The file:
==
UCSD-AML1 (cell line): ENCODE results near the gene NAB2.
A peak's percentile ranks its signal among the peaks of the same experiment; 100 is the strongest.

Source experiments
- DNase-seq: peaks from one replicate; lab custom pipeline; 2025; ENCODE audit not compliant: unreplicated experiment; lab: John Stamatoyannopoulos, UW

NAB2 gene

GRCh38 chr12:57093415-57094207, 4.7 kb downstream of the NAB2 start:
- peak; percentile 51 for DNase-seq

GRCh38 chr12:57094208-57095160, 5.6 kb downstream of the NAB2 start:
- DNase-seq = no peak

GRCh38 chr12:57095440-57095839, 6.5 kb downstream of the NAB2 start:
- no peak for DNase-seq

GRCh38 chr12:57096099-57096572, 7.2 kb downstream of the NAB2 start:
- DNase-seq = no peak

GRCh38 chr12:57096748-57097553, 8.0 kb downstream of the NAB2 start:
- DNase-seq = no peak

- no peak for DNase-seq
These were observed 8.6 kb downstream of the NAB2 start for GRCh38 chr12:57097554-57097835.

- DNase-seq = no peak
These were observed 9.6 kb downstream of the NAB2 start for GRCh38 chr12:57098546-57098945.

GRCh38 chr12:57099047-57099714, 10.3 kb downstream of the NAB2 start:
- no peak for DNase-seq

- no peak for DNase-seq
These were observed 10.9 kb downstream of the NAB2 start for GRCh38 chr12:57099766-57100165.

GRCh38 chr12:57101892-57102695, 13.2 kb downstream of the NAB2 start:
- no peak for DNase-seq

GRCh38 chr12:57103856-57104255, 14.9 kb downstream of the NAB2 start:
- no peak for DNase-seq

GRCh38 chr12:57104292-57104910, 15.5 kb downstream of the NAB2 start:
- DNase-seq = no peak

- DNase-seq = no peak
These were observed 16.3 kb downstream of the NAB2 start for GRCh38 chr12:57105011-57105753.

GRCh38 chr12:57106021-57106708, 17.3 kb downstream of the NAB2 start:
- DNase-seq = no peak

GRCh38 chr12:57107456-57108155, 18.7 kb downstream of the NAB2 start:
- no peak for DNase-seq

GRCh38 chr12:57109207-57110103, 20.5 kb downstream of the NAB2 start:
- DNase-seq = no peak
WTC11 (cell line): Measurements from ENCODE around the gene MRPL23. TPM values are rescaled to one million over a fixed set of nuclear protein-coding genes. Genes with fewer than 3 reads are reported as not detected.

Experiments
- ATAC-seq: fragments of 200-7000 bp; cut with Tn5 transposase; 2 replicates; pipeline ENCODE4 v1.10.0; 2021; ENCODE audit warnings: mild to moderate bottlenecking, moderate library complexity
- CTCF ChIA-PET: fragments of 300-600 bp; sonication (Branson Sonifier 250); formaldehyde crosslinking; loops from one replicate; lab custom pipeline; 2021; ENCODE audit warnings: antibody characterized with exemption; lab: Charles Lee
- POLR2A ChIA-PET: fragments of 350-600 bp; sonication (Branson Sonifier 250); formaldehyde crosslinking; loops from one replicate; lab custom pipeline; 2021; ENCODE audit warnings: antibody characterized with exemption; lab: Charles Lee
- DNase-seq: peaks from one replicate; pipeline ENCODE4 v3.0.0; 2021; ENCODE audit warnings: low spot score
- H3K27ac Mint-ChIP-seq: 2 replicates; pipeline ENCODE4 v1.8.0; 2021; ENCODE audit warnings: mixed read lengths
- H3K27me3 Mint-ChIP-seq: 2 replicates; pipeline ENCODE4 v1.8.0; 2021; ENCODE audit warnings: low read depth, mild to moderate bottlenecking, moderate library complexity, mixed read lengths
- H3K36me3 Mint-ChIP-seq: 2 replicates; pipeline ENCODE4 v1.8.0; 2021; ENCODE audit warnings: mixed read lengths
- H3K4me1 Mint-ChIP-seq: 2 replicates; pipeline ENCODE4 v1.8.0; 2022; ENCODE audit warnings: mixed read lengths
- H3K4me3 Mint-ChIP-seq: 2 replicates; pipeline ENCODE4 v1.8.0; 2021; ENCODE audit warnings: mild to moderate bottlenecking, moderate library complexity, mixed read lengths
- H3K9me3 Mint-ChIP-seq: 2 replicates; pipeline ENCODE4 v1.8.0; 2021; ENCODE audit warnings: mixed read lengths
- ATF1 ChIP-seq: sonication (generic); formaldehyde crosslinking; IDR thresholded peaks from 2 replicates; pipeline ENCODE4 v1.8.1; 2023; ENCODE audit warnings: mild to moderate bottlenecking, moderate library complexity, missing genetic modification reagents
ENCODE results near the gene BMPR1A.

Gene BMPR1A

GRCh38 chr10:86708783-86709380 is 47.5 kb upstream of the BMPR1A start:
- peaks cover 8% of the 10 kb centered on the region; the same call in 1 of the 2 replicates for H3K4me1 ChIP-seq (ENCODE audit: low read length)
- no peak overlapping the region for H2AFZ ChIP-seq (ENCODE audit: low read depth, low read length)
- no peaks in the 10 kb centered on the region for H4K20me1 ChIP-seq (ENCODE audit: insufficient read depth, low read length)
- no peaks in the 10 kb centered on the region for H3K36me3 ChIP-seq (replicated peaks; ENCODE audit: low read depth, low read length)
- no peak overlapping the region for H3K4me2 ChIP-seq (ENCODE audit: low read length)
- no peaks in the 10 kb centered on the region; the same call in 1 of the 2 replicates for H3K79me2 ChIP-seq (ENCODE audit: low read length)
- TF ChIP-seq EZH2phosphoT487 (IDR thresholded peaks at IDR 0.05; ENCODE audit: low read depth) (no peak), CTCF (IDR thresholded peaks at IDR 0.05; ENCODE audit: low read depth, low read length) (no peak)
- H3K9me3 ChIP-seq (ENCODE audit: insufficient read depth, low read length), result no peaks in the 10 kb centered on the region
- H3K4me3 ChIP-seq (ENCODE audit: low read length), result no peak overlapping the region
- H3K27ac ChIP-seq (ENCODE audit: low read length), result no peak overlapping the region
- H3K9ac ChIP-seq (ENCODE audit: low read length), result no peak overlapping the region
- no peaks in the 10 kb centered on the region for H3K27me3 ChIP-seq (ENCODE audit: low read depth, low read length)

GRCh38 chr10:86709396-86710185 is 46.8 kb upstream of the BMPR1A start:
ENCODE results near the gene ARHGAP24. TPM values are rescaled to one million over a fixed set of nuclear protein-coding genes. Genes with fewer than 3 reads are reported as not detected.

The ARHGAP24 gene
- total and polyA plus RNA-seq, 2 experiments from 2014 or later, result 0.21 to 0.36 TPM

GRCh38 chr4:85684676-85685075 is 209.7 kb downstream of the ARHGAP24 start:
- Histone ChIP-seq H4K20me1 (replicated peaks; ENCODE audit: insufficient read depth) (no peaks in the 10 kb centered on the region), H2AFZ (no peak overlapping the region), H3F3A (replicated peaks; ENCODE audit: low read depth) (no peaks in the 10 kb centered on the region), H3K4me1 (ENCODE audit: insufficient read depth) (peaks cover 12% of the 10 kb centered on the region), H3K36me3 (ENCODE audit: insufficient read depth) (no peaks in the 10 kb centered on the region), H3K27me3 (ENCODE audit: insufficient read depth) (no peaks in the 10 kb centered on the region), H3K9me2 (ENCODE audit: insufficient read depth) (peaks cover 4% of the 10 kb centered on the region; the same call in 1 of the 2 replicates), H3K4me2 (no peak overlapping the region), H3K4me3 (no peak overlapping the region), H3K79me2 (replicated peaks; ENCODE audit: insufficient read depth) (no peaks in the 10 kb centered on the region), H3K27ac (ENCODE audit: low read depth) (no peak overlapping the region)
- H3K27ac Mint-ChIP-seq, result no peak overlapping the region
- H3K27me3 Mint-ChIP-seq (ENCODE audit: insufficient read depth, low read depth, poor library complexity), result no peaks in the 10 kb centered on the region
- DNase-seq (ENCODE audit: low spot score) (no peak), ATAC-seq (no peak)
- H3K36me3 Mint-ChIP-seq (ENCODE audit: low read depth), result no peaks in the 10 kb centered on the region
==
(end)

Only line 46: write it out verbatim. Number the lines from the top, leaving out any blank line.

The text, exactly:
- H3K36me3 Mint-ChIP-seq: 2 replicates; pipeline ENCODE4 v1.8.0; 2021; ENCODE audit warnings: mixed read lengths